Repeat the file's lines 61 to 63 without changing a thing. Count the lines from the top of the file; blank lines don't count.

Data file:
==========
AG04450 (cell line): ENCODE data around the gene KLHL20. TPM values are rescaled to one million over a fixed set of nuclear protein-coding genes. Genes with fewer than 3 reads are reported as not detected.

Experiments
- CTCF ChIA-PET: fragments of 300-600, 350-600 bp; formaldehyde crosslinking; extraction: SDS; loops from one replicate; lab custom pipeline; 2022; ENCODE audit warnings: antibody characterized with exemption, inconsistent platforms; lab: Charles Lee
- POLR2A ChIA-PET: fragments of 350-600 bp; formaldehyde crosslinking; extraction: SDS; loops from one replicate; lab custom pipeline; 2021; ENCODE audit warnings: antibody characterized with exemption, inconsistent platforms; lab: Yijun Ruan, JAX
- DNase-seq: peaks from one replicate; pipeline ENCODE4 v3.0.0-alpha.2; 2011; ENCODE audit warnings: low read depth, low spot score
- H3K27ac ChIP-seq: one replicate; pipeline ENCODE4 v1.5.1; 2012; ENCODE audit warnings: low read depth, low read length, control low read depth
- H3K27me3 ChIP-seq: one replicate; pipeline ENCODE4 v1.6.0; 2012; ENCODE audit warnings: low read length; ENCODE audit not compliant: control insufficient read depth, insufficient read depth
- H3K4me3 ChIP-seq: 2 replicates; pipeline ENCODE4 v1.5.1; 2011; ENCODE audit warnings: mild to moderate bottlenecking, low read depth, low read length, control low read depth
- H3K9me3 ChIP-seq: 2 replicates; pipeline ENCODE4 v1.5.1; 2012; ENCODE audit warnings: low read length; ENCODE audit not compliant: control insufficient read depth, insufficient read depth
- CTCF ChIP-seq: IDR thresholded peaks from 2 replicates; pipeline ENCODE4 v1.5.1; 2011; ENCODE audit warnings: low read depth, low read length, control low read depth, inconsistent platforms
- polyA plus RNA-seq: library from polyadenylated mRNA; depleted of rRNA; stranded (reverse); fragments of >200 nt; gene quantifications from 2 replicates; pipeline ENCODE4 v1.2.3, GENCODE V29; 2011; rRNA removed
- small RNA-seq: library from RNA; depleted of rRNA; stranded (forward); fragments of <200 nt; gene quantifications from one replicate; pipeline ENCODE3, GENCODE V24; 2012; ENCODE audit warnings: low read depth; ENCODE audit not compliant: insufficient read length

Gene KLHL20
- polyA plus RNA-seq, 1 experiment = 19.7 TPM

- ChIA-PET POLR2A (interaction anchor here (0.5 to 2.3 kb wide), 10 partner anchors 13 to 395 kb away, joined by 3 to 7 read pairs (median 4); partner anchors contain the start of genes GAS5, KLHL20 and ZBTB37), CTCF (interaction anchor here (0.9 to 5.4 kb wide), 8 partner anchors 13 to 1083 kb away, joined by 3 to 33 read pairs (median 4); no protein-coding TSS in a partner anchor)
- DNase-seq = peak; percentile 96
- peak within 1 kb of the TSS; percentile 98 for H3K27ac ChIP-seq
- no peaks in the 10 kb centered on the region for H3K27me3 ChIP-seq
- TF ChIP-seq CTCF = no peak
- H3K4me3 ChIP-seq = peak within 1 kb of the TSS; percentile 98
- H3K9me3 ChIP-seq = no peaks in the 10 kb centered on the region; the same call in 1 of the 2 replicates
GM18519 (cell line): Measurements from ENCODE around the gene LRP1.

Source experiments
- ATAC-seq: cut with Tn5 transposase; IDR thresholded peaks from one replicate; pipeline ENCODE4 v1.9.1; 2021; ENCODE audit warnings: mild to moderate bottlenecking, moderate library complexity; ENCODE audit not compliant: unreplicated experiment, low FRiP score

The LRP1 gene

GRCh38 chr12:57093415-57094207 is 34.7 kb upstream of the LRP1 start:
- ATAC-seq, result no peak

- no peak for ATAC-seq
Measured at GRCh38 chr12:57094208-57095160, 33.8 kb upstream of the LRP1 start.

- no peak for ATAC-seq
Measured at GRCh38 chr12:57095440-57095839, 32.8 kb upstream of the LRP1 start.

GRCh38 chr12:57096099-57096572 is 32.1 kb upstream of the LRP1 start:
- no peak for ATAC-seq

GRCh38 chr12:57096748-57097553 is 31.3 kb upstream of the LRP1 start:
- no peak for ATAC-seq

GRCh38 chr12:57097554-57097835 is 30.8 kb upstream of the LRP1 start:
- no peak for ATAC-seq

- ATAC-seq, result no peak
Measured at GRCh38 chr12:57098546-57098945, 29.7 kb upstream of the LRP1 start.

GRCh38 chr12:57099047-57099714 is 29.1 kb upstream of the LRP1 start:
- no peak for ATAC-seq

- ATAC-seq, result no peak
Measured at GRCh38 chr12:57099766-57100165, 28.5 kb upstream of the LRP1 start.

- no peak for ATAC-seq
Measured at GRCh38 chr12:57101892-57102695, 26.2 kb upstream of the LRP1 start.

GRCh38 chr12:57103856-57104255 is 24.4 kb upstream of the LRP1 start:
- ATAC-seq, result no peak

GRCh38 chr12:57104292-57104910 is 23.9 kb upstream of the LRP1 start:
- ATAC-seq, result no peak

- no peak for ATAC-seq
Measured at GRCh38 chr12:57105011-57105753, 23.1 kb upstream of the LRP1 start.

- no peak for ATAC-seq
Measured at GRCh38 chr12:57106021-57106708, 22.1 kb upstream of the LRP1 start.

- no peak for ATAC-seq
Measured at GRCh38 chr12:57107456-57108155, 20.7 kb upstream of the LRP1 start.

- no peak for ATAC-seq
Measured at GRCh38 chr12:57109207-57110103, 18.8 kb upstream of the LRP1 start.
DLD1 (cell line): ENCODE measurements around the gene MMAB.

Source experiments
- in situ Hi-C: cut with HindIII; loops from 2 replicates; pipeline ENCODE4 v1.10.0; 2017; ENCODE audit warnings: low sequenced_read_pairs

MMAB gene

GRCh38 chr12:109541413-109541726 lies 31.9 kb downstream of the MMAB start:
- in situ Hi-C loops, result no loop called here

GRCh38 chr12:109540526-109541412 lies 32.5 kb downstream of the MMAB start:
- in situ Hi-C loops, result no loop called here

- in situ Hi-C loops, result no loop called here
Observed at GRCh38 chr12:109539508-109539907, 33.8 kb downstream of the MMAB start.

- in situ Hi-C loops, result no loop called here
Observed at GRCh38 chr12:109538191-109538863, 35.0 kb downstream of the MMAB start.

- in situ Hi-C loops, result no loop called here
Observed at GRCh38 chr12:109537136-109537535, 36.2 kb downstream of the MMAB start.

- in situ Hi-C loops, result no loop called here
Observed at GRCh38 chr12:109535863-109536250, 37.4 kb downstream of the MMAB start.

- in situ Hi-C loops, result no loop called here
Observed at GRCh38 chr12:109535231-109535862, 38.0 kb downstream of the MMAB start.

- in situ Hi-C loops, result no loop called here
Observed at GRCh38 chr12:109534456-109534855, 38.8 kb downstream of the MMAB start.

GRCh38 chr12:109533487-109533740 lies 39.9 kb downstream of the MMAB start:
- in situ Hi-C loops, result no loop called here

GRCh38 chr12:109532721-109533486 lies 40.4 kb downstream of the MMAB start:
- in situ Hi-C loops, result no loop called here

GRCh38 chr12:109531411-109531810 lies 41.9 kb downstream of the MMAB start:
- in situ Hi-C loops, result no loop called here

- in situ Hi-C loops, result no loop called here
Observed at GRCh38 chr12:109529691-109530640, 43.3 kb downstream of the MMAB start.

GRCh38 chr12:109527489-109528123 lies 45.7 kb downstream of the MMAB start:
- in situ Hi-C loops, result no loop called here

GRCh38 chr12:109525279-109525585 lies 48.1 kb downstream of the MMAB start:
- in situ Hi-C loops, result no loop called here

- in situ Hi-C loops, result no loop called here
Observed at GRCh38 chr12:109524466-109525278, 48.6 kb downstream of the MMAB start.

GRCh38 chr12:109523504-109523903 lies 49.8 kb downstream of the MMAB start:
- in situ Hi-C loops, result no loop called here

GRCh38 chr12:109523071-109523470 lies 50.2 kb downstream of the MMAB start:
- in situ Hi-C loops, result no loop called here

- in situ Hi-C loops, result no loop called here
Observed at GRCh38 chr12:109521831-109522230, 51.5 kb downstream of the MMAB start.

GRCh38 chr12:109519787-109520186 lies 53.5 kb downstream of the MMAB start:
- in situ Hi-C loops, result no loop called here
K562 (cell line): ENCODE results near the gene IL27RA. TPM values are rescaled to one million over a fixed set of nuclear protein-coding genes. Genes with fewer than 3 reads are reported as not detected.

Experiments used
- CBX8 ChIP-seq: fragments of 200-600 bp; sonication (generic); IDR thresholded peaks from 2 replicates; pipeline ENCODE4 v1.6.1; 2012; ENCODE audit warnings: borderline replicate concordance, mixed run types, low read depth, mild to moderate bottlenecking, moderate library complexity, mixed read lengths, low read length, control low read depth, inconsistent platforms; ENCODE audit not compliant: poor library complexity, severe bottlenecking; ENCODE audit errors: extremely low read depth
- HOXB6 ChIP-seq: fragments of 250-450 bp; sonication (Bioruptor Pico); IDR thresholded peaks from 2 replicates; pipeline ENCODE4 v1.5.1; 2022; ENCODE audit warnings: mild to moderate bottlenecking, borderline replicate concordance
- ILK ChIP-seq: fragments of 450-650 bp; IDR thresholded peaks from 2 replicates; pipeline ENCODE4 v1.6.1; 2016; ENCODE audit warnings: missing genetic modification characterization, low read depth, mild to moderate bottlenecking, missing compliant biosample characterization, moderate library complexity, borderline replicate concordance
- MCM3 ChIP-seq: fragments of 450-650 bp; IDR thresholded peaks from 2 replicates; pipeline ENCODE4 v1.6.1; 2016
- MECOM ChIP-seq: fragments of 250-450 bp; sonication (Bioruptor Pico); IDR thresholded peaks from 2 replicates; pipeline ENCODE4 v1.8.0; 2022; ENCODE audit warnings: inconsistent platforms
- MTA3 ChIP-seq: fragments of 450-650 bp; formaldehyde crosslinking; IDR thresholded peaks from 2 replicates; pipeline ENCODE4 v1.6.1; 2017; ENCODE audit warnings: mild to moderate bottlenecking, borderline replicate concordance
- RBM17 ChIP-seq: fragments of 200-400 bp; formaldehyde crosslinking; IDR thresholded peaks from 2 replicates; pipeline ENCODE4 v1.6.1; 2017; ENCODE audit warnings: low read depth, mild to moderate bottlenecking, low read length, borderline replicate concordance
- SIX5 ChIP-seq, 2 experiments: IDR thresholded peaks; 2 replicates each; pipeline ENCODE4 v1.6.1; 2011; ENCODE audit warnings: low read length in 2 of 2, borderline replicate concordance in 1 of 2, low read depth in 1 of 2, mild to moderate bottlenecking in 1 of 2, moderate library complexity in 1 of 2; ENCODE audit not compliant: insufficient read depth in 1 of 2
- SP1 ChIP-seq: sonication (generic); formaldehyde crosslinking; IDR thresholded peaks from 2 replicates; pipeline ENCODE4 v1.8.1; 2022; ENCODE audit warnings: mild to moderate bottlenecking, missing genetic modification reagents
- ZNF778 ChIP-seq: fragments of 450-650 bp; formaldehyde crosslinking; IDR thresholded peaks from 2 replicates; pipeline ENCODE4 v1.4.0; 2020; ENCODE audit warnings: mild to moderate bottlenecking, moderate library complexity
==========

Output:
MMAB gene

GRCh38 chr12:109541413-109541726 lies 31.9 kb downstream of the MMAB start:
- in situ Hi-C loops, result no loop called here